|Cartonnage bath to separate out the used papyri from a mummy mask|
Photo taken from Emily Teeter's Ancient Egypt (2003)
The claims for authenticity, however, should not be ignored because we do have two credible New Testament scholars, highly respected, who insist that the fragments are genuine and it is only a matter of time before they will be published (Brill will publish the fragments as part of the Green Scholars Initiative: Papyri Series; Michael Holmes, Director of the Green Initiative, has released this (un)official statement on his blog). Both Professor of Craig Evans, formerly the Payzant Distinguished Professor of New Testament at Acadia Divinity College, who this past June 2015 recently accepted a new post at Houston Baptist University, and Professor Daniel Wallace of Dallas Theological Seminary and known textual-criticism expert, are eager to answer critics once the papyri have been published. Apparently a non-disclosure statement with the owners of the mummy mask from which the papyri were extracted keeps Evans and Wallace from saying any more. The hornet's nest was stirred when Evans, back in 2014, made this announcement during a lecture (see below):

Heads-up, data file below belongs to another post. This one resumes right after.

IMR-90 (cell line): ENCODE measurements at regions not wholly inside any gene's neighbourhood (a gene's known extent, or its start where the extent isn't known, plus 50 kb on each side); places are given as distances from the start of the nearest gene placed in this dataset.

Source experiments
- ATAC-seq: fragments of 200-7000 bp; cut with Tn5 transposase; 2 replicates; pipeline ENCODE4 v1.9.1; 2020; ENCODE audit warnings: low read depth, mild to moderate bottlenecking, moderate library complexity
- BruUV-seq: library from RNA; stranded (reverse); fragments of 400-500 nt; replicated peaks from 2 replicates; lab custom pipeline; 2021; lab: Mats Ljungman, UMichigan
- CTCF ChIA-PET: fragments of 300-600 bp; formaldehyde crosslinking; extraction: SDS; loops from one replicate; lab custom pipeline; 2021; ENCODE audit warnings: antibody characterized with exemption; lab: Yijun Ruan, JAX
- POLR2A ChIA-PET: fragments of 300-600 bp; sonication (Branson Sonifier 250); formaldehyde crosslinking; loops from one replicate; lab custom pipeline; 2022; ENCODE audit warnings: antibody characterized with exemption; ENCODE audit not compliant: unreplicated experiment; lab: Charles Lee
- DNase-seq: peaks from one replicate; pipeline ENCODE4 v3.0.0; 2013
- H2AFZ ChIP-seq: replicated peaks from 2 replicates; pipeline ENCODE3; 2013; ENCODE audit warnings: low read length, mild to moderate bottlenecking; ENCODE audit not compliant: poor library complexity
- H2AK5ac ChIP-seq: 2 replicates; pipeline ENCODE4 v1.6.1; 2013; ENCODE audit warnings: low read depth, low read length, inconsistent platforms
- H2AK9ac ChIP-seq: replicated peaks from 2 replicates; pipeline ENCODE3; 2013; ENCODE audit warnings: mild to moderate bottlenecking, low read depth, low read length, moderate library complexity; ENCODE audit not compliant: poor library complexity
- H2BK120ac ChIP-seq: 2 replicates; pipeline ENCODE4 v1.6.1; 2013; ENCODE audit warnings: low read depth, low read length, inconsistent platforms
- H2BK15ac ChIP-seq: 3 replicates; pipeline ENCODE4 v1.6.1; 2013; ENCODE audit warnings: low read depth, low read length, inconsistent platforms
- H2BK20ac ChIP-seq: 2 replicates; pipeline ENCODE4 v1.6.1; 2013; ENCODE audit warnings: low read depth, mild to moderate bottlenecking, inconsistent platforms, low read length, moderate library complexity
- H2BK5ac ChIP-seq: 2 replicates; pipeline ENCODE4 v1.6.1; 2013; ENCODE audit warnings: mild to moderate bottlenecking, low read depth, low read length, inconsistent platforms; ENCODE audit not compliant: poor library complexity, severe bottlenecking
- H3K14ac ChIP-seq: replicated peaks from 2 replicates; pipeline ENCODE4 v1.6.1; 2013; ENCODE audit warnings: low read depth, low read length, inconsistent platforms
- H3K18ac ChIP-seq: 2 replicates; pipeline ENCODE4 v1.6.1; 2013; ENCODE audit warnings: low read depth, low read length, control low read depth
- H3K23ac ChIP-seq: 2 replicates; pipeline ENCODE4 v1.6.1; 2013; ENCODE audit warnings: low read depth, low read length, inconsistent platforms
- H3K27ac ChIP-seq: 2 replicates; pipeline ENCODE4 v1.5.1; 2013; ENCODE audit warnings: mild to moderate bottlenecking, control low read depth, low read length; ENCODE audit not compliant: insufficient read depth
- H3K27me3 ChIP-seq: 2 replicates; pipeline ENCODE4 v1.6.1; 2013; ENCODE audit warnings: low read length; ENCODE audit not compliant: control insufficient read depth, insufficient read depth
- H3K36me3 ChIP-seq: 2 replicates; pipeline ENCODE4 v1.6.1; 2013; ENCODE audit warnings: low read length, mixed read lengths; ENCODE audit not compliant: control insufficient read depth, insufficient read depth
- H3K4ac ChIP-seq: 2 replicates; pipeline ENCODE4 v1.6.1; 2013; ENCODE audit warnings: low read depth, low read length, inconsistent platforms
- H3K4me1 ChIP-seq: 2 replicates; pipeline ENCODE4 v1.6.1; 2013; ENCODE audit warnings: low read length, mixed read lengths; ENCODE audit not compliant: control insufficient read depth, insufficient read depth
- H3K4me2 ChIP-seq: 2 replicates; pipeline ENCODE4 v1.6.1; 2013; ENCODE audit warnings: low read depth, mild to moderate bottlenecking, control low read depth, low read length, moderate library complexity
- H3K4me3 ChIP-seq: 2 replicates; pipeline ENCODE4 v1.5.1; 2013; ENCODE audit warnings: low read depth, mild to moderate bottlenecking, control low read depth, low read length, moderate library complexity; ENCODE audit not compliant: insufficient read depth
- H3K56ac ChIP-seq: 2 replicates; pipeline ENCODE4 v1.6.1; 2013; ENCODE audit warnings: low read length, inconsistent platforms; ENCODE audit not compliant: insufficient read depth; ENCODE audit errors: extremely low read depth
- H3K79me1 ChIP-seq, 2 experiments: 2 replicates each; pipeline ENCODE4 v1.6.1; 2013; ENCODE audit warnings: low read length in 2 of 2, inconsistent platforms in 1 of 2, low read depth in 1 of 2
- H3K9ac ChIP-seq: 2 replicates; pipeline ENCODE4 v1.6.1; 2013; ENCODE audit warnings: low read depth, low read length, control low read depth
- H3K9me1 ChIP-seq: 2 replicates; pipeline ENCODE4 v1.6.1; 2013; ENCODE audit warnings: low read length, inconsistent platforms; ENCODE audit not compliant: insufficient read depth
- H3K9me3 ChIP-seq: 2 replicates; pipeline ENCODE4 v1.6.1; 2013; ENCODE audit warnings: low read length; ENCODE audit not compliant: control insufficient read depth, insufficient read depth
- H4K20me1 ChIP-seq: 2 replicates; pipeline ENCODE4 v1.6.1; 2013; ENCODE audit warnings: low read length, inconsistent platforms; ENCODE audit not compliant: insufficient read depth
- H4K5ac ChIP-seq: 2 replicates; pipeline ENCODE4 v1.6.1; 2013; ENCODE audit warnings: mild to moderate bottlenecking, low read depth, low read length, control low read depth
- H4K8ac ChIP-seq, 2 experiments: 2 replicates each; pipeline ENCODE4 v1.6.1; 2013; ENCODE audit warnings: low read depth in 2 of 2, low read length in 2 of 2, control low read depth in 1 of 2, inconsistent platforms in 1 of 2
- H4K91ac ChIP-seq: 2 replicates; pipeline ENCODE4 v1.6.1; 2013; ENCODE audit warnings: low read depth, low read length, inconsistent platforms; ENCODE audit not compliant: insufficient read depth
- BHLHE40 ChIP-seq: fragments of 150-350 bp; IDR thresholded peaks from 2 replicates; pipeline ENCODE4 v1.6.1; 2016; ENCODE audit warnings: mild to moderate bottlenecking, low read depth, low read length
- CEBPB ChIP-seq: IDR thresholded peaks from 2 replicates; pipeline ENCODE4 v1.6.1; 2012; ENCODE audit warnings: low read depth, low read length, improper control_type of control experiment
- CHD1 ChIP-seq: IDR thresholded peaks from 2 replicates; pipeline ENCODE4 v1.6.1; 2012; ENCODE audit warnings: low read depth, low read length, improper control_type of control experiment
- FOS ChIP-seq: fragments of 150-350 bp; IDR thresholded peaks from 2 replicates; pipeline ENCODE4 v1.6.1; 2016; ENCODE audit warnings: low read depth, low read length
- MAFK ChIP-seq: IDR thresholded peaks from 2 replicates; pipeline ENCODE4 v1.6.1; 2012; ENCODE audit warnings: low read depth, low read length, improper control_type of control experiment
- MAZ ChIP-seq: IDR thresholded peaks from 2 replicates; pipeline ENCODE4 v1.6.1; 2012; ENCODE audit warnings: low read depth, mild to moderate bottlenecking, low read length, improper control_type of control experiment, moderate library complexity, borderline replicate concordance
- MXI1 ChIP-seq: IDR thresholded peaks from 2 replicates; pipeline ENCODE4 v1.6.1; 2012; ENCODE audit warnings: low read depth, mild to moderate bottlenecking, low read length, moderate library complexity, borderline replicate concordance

I personally will simply wait until the Brill publication becomes available before making my own deliberation on the authenticity of the fragments. There is really nothing more anyone can do until they are published. But pedagogically, the whole process is a great segue to sharing with seminary students how some of our manuscripts and papyri fragments have fascinating stories of their own about their discovery. Aside from the incidental coincidence that mummy masks fit the October halloween theme, the anticipation concerning the Gospel of Mark fragments is a good way to talk about how papyri discoveries come from the oddest places: the garbage dumps of Egypt (think Oxyrhychus), on palimpsest (another form of recycled papyri), Christian monasteries (think Bodmer), or on the antiquities black market.
In the case of the mummy mask, with all the secrecy, I suspect that a private collector is involved (but this is only speculation). While we wait for Brill to publish the Green Scholars Initiative papyri series, below is a helpful video which outlines the process that some archaeologists / papyrologists used to protect the painted portrait of the mummy mask while still being able to extract the cartonnage and separate its layers to read the recycled papyri. Have fun!
|Photo credit: livescience.com|